SAN DIEGO (AP) — Although Blake Snell was thoroughly frustrated about giving up three homers in his biggest start of the season, the Tampa Bay ace at least had a grudging appreciation for the New York Yankees’ swings on each ball that cleared the wall at Petco Park.
The Rays’ breaking-ball maestro was a whole lot more disappointed about the pitches on which he couldn’t get the Yankees to swing at all.
“They were just a lot more patient today with certain guys that are usually swingers and more carefree, so that was interesting to see,” Snell said.
Snell pitched five inconsistent innings in the Rays’ 9-3 loss Monday night in the AL Division Series opener, failing to match New York ace Gerrit Cole and putting Tampa Bay in an early series hole.
Snell appeared to have much of his usual dip and movement, although he claimed he didn’t feel great. The results spoke loudly: Snell managed to generate only five swing-and-misses — just four on his vaunted breaking pitches — on 84 pitches to the Yankees.
New York made contact on 31 of its 36 swings (86.11%), the third highest rate by a team facing Snell during his career, according to MLB.com.
“When you play the Yankees, you’re going to get very professional at-bats,” Tampa Bay catcher Mike Zunino said. “They’re going to come in with a plan against our pitching staff, and I thought they did a good job. They worked themselves into some good counts. I think if we get some commitments early on in some at-bats, we’re in a different spot.”
With his first chance to face the Yankees in the postseason, the 2018 AL Cy Young Award winner couldn’t bamboozle a disciplined, patient lineup with his fluid array of curves and sliders.
Snell still took a 3-2 lead into the fifth, but surrendered it on homers by Kyle Higashioka and Aaron Judge. Higashioka’s shot on a fastball after taking two breaking balls was a prime example of the Yankees’ patience, while Judge’s blast of an errant curve was simply a product of Judge being one of the game’s greatest power hitters.
The Rays weren’t blown out until New York’s five-run ninth, but the AL’s best regular season team was unable to capitalize on its top pitcher’s first start — often a bad omen in any short series. Game 2 in the best-of-five set is Tuesday night with Tyler Glasnow on the mound for Tampa Bay.
“(Snell) didn’t get away with any mistakes tonight,” Tampa Bay manager Kevin Cash said. “Pitching against that lineup, it’s tougher when you’re behind on them.”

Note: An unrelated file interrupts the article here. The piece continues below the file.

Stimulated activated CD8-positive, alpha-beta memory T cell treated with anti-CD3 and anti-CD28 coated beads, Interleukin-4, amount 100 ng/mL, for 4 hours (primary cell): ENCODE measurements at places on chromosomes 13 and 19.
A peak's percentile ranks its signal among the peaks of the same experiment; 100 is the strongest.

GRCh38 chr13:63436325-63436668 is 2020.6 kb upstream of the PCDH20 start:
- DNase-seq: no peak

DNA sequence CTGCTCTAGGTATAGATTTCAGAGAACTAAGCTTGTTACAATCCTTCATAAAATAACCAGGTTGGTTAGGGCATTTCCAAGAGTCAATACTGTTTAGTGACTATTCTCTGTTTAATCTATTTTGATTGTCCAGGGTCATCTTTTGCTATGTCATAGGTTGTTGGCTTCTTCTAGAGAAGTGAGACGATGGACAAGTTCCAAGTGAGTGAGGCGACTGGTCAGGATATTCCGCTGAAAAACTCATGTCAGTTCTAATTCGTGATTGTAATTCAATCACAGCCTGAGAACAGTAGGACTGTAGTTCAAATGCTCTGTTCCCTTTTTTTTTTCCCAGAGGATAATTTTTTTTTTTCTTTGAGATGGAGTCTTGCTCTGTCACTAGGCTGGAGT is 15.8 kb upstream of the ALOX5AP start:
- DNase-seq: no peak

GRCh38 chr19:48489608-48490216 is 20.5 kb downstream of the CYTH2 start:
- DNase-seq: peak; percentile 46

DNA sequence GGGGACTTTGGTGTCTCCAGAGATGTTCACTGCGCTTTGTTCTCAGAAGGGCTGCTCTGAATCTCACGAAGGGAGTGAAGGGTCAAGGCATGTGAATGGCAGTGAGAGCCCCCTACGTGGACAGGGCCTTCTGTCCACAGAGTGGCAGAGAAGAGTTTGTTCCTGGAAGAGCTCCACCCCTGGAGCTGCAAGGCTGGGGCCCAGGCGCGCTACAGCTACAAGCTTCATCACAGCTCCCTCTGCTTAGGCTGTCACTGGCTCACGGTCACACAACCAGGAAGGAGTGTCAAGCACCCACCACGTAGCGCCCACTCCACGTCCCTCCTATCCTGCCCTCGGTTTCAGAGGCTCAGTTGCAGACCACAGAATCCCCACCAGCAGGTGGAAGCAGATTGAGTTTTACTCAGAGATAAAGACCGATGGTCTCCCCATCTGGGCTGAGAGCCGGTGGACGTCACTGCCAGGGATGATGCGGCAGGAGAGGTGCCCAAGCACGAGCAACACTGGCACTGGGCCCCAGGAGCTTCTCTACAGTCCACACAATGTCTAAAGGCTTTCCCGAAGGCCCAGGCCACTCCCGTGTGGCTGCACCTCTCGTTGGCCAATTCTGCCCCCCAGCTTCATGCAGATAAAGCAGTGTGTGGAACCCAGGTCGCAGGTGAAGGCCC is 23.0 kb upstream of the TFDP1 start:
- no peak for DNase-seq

He wasn’t awful, but Snell still had his worst statistical start of the season on the biggest stage. He matched his regular season highs while allowing six hits and four earned runs, and his two walks were one off his worst mark of the year.
“The solo shots, the three home runs, that’s frustrating,” Snell said. “It was just a weird night for me. I couldn’t really get in a rhythm. I couldn’t find consistency in pitches, so that was frustrating. I had to really battle with not a whole lot.”
Snell pitched 5 2/3 innings of one-hit ball in his first start of this postseason against Toronto last week, but the Rays’ left-handed star has never been dominant against the Yankees, Tampa Bay’s unfriendly rival for AL East supremacy. The Rays were 8-2 against New York in the regular season and claimed their first division title since 2010.
The Yankees have showed impressive discipline at the plate during this brief postseason against two of the AL’s top breaking ball pitchers. They had just 13 swing-and-misses at Cy Young favorite Shane Bieber’s 105 pitches during the wild card series opener against Cleveland last week, and they maintained that plan in laying off Snell’s fearsome benders in Game 1.
“I thought they did a good job laying off some pitches,” Zunino said. ”(Snell) gets in a groove when he gets some commitments. It really tells me what’s working.”
Clint Frazier homered on Snell’s second-pitch fastball in the third inning right after resisting a low curveball. In the fifth, Higashioka calmly watched those two curves before getting a fastball and driving it for his first postseason homer.
Judge crushed a curveball moments later for the go-ahead homer, but that curve ended up belt-high across the middle of the plate.
“The curveball to Judge, that was a stupid pitch, because I threw so many before that and I know how he thinks,” Snell said. “The catcher (Higashioka), I just missed my spot, and that’s frustrating, because I know he’s aggressive.”
The Yankees didn’t really let it rip offensively until four innings after Snell left. Giancarlo Stanton’s grand slam punctuated the win, but the Yankees never had to play from behind in the late innings because of their fifth-inning success against Snell.
Snell knows he’s likely to pitch again in this series in some capacity, and he intends to be ready.
“I could tell they were more patient, and that’s good,” he said. “I’ve got plenty of time to go watch film and see their takes. Today was just their day. Next time I’m on the mound, I’m going to be the best I can be.”
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